Citizenship
82.93 82.93 82.93 USD
This book presents a clear and comprehensive overview of citizenship, which has become one of the most important political ideas of our time. The author, an experienced textbook writer and teacher, uses a postmodern theory of citizenship to ask topical questions as: * Can citizenship exist without the nation-state? * What should the balance be between our rights and responsibilities? * Should we enjoy group as well as individual rights? * Is citizenship relevant to our private as well as our public lives? * Have processes of globalisation rendered citizenship redundant? ...
George Wallace : American Populist
62.38 62.38 62.38 USD
A full-scale biography of the complex life and times of George Wallace, from rural poverty under Roosevelt to national prominence in the age of segregation Alabama Governor George Wallace captured the national spotlight in fiery opposition to civil rights as one of the last great demagogues of the Jim Crow South. That image, however, has overshadowed his other and more lasting significance--as spokesman for a tide of working-class resentment and general opposition to big, intrusive government that persists to this day. As historian Alan Brinkley wrote in the New York Times, Wallace emerges in this biography as the first of a new breed of protest politicians, the first to articulate themes that have no inherent racial content and that have now become a staple of American politics, having shaped every national campaign from Richard Nixon's in 1968 to Bill Clinton's and Ross Perot's in 1992. George Wallace explores the origins of Wallace's racism, his relentless dedication to his own political advancement, the influence of his public life on the nation, and his role as the embodiment of the dark side of our nation's politics--for America made George Wallace, not the other way around. A terrific read. George Wallace is both a serious book about American politics and a good old-fashioned yarn.--Washington Post ...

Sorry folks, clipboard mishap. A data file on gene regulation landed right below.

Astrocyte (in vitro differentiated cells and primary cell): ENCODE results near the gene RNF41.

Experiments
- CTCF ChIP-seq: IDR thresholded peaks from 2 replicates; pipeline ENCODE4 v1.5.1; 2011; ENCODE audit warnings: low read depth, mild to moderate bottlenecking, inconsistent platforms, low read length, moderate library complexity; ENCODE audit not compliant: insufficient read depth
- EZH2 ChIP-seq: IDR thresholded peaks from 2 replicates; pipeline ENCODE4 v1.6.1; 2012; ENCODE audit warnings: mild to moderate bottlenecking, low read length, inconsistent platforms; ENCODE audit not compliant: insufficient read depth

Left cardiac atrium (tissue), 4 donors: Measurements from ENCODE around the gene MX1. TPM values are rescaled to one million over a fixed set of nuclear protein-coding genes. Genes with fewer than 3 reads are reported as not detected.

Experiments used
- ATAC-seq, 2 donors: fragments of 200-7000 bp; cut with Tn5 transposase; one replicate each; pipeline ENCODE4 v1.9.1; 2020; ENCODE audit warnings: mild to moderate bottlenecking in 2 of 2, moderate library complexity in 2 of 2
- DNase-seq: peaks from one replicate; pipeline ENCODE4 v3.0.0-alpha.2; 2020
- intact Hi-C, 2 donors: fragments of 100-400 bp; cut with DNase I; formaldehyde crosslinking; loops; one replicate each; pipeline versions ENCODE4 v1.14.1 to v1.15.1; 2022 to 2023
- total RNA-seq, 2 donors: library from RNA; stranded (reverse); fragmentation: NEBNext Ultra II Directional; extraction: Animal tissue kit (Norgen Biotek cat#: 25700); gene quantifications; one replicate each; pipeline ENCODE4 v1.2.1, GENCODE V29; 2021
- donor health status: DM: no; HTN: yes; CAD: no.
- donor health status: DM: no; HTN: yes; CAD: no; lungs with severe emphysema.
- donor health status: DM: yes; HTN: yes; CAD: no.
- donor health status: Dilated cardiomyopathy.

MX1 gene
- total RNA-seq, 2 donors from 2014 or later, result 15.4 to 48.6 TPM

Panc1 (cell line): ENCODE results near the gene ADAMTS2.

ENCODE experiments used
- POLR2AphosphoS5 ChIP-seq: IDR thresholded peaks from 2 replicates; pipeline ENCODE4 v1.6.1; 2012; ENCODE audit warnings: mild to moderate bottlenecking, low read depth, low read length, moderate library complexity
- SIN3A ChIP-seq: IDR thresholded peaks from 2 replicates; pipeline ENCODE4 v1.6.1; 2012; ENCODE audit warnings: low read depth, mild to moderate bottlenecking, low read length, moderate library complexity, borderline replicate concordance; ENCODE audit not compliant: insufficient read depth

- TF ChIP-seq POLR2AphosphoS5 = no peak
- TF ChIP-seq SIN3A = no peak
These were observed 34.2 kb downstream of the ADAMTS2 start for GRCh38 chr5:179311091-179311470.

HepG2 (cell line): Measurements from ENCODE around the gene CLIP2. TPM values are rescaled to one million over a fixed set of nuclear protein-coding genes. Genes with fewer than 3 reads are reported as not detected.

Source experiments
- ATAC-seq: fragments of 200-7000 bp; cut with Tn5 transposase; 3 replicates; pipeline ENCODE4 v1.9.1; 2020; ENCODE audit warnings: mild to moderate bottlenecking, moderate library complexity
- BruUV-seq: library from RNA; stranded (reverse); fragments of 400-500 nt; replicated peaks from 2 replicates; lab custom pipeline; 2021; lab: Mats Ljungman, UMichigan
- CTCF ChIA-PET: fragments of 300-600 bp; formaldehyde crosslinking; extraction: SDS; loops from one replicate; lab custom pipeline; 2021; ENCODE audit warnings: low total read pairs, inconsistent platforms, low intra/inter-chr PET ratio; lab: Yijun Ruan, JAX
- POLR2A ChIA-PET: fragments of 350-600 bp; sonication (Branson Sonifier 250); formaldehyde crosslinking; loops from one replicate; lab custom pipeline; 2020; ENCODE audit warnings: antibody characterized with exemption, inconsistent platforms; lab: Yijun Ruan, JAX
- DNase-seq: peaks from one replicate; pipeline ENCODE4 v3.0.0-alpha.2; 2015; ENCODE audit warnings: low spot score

A Measure of Freedom
122.93 122.93 122.93 USD
It is often said that one person or society is 'freer' than another, or that people have a right to equal freedom, or that freedom should be increased or even maximized. Such quantitative claims about freedom are of great importance to us, forming an essential part of our political discourse and theorizing. Yet their meaning has been surprisingly neglected by political philosophers until now. Ian Carter provides the first systematic account of the nature and importance of our judgements about degrees of freedom. He begins with an analysis of the normative assumptions behind the claim that individuals are entitled to a measure of freedom, and then goes on to ask whether it is indeed conceptually possible to measure freedom. Adopting a coherentist approach, the author argues for a conception of freedom that not only reflects commonly held intuitions about who is freer than whom but is also compatible with a liberal or freedom-based theory of justice. ...
Equality : Selected Readings
83.99 83.99 83.99 USD